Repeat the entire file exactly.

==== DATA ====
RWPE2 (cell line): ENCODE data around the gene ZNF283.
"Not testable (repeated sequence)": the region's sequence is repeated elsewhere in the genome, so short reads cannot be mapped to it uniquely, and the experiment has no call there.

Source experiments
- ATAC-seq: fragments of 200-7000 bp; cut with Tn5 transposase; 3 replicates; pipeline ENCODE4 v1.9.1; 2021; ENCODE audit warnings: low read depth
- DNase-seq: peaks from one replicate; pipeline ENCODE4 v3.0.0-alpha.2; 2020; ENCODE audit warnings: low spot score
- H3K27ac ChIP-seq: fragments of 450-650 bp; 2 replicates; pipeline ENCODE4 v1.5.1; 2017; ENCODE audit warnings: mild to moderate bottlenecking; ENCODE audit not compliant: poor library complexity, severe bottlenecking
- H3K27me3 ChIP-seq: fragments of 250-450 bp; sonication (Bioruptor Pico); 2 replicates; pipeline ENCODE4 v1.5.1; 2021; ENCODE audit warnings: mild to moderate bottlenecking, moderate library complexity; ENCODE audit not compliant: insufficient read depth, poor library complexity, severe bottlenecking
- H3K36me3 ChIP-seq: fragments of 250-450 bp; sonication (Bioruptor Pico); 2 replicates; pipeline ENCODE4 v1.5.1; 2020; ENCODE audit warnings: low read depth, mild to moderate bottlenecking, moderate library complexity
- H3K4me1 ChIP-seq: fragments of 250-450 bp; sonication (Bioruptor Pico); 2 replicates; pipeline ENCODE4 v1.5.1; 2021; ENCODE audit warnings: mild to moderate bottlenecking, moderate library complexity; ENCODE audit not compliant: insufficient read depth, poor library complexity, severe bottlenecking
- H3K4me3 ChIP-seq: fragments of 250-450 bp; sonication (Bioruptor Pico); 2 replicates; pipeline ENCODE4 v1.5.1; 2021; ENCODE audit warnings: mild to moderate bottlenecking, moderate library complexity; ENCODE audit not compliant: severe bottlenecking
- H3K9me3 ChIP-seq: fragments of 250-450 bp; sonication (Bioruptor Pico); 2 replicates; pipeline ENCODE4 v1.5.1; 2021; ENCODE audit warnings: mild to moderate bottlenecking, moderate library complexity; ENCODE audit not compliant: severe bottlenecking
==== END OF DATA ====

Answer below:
RWPE2 (cell line): ENCODE data around the gene ZNF283.
"Not testable (repeated sequence)": the region's sequence is repeated elsewhere in the genome, so short reads cannot be mapped to it uniquely, and the experiment has no call there.

Source experiments
- ATAC-seq: fragments of 200-7000 bp; cut with Tn5 transposase; 3 replicates; pipeline ENCODE4 v1.9.1; 2021; ENCODE audit warnings: low read depth
- DNase-seq: peaks from one replicate; pipeline ENCODE4 v3.0.0-alpha.2; 2020; ENCODE audit warnings: low spot score
- H3K27ac ChIP-seq: fragments of 450-650 bp; 2 replicates; pipeline ENCODE4 v1.5.1; 2017; ENCODE audit warnings: mild to moderate bottlenecking; ENCODE audit not compliant: poor library complexity, severe bottlenecking
- H3K27me3 ChIP-seq: fragments of 250-450 bp; sonication (Bioruptor Pico); 2 replicates; pipeline ENCODE4 v1.5.1; 2021; ENCODE audit warnings: mild to moderate bottlenecking, moderate library complexity; ENCODE audit not compliant: insufficient read depth, poor library complexity, severe bottlenecking
- H3K36me3 ChIP-seq: fragments of 250-450 bp; sonication (Bioruptor Pico); 2 replicates; pipeline ENCODE4 v1.5.1; 2020; ENCODE audit warnings: low read depth, mild to moderate bottlenecking, moderate library complexity
- H3K4me1 ChIP-seq: fragments of 250-450 bp; sonication (Bioruptor Pico); 2 replicates; pipeline ENCODE4 v1.5.1; 2021; ENCODE audit warnings: mild to moderate bottlenecking, moderate library complexity; ENCODE audit not compliant: insufficient read depth, poor library complexity, severe bottlenecking
- H3K4me3 ChIP-seq: fragments of 250-450 bp; sonication (Bioruptor Pico); 2 replicates; pipeline ENCODE4 v1.5.1; 2021; ENCODE audit warnings: mild to moderate bottlenecking, moderate library complexity; ENCODE audit not compliant: severe bottlenecking
- H3K9me3 ChIP-seq: fragments of 250-450 bp; sonication (Bioruptor Pico); 2 replicates; pipeline ENCODE4 v1.5.1; 2021; ENCODE audit warnings: mild to moderate bottlenecking, moderate library complexity; ENCODE audit not compliant: severe bottlenecking